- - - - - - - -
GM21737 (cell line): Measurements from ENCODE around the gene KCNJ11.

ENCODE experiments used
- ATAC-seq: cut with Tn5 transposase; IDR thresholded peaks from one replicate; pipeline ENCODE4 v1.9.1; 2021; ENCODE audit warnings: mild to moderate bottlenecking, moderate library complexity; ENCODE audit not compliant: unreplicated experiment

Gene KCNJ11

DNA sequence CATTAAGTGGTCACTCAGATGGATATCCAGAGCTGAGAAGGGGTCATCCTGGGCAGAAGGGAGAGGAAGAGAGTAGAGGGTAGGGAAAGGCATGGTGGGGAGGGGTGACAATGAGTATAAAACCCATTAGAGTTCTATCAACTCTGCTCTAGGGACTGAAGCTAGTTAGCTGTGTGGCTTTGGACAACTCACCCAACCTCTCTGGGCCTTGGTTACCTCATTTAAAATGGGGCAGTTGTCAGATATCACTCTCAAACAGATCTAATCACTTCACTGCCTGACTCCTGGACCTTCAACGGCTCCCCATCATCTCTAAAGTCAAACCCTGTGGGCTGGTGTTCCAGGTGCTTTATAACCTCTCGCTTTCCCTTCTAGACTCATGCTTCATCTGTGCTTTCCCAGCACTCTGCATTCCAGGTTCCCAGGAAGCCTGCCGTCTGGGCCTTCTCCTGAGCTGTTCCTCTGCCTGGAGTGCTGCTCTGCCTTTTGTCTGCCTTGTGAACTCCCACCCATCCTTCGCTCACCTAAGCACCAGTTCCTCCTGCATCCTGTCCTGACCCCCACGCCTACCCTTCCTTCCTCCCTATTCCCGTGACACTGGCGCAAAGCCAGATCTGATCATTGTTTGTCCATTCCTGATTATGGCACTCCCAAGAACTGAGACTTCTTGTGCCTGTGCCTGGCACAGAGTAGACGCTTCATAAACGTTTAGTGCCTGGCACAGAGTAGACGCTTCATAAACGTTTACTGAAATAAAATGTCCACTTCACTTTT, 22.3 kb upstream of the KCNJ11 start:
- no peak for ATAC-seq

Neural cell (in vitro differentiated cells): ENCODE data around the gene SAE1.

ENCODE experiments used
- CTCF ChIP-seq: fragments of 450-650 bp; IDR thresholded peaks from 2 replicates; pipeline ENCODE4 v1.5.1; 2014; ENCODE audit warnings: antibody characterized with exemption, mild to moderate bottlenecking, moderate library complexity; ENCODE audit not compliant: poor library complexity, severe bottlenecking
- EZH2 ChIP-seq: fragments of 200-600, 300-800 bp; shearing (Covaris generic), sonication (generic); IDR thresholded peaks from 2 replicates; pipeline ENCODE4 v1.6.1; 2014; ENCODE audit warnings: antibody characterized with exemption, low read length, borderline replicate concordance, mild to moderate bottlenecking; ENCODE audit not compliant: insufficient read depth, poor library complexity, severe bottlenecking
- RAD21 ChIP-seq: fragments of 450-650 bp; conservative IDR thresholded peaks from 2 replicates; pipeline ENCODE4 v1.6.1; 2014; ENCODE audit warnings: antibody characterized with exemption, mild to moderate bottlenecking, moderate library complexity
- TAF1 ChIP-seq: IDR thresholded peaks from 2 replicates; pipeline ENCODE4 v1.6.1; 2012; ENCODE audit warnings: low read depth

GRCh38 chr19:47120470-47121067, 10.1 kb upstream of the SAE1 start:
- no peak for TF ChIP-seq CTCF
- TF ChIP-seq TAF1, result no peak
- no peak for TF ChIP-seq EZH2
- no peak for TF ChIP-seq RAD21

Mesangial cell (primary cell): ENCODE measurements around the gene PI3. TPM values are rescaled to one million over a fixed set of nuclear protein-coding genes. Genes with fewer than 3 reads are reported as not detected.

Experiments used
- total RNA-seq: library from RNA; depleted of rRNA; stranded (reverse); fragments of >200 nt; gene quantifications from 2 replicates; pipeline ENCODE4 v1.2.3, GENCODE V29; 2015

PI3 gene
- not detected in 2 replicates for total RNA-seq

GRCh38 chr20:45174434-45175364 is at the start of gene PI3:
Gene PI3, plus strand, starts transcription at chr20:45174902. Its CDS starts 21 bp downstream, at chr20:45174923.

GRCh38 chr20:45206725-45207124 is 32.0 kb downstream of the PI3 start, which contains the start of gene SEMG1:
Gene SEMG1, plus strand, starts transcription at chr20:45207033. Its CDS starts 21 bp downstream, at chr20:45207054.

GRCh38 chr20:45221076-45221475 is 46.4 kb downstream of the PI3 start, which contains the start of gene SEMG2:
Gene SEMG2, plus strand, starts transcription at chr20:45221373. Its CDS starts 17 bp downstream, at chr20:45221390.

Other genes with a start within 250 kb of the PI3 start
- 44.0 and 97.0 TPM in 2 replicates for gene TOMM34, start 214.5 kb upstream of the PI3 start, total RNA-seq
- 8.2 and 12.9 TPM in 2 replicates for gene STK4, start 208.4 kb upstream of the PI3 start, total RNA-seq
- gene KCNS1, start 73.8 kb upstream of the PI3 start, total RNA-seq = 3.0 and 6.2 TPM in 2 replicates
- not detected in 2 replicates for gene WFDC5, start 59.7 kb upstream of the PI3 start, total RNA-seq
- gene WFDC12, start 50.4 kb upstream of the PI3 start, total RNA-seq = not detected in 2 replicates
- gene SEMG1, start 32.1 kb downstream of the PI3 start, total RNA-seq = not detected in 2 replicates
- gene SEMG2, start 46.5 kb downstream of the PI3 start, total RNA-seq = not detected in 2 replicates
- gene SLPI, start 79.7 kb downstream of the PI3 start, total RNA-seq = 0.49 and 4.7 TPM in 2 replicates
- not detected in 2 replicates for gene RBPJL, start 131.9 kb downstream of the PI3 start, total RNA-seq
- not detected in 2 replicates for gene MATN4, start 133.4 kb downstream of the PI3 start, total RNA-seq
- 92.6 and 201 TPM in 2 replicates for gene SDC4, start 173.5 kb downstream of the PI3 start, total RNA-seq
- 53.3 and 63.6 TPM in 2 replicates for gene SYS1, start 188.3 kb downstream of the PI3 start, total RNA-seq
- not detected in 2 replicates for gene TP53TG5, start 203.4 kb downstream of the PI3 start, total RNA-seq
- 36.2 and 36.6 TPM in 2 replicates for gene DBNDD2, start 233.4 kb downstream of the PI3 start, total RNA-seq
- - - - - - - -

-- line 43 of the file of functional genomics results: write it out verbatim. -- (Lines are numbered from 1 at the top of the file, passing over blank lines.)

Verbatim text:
- 36.2 and 36.6 TPM in 2 replicates for gene DBNDD2, start 233.4 kb downstream of the PI3 start, total RNA-seq